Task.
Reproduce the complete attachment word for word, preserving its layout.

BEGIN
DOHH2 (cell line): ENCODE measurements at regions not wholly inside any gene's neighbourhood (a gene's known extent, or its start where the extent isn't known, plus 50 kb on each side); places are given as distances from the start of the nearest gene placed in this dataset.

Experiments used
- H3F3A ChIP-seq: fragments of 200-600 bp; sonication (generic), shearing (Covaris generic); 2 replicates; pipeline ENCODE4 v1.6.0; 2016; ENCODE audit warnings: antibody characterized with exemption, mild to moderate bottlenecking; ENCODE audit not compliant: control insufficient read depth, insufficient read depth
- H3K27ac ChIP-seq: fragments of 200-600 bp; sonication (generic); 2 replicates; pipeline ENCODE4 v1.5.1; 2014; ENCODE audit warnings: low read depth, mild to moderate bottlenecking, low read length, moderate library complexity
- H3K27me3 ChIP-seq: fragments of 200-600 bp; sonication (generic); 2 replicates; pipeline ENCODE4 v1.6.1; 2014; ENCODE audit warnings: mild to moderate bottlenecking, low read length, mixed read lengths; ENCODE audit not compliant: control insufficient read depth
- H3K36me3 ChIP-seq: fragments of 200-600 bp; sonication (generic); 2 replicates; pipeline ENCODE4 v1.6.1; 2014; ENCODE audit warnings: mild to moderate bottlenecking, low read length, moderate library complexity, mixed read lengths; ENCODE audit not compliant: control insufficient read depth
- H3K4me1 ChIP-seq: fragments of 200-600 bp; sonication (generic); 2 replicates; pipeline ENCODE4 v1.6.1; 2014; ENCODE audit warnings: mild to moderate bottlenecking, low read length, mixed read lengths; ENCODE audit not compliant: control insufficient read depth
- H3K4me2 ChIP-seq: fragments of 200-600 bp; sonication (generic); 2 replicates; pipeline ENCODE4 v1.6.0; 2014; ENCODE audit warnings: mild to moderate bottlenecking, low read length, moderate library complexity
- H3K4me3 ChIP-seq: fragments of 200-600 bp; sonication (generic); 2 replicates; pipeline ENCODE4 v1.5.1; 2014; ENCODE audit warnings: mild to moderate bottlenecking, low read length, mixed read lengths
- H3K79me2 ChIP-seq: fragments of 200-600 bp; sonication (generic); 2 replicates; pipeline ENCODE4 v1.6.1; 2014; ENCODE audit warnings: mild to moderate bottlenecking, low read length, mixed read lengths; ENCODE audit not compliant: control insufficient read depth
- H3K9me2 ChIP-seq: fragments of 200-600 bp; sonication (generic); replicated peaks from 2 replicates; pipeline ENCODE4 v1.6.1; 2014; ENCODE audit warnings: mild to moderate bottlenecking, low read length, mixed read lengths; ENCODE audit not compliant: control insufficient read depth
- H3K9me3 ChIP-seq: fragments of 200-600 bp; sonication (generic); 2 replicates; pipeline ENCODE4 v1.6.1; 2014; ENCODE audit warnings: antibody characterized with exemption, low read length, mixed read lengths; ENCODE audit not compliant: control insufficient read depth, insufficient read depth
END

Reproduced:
DOHH2 (cell line): ENCODE measurements at regions not wholly inside any gene's neighbourhood (a gene's known extent, or its start where the extent isn't known, plus 50 kb on each side); places are given as distances from the start of the nearest gene placed in this dataset.

Experiments used
- H3F3A ChIP-seq: fragments of 200-600 bp; sonication (generic), shearing (Covaris generic); 2 replicates; pipeline ENCODE4 v1.6.0; 2016; ENCODE audit warnings: antibody characterized with exemption, mild to moderate bottlenecking; ENCODE audit not compliant: control insufficient read depth, insufficient read depth
- H3K27ac ChIP-seq: fragments of 200-600 bp; sonication (generic); 2 replicates; pipeline ENCODE4 v1.5.1; 2014; ENCODE audit warnings: low read depth, mild to moderate bottlenecking, low read length, moderate library complexity
- H3K27me3 ChIP-seq: fragments of 200-600 bp; sonication (generic); 2 replicates; pipeline ENCODE4 v1.6.1; 2014; ENCODE audit warnings: mild to moderate bottlenecking, low read length, mixed read lengths; ENCODE audit not compliant: control insufficient read depth
- H3K36me3 ChIP-seq: fragments of 200-600 bp; sonication (generic); 2 replicates; pipeline ENCODE4 v1.6.1; 2014; ENCODE audit warnings: mild to moderate bottlenecking, low read length, moderate library complexity, mixed read lengths; ENCODE audit not compliant: control insufficient read depth
- H3K4me1 ChIP-seq: fragments of 200-600 bp; sonication (generic); 2 replicates; pipeline ENCODE4 v1.6.1; 2014; ENCODE audit warnings: mild to moderate bottlenecking, low read length, mixed read lengths; ENCODE audit not compliant: control insufficient read depth
- H3K4me2 ChIP-seq: fragments of 200-600 bp; sonication (generic); 2 replicates; pipeline ENCODE4 v1.6.0; 2014; ENCODE audit warnings: mild to moderate bottlenecking, low read length, moderate library complexity
- H3K4me3 ChIP-seq: fragments of 200-600 bp; sonication (generic); 2 replicates; pipeline ENCODE4 v1.5.1; 2014; ENCODE audit warnings: mild to moderate bottlenecking, low read length, mixed read lengths
- H3K79me2 ChIP-seq: fragments of 200-600 bp; sonication (generic); 2 replicates; pipeline ENCODE4 v1.6.1; 2014; ENCODE audit warnings: mild to moderate bottlenecking, low read length, mixed read lengths; ENCODE audit not compliant: control insufficient read depth
- H3K9me2 ChIP-seq: fragments of 200-600 bp; sonication (generic); replicated peaks from 2 replicates; pipeline ENCODE4 v1.6.1; 2014; ENCODE audit warnings: mild to moderate bottlenecking, low read length, mixed read lengths; ENCODE audit not compliant: control insufficient read depth
- H3K9me3 ChIP-seq: fragments of 200-600 bp; sonication (generic); 2 replicates; pipeline ENCODE4 v1.6.1; 2014; ENCODE audit warnings: antibody characterized with exemption, low read length, mixed read lengths; ENCODE audit not compliant: control insufficient read depth, insufficient read depth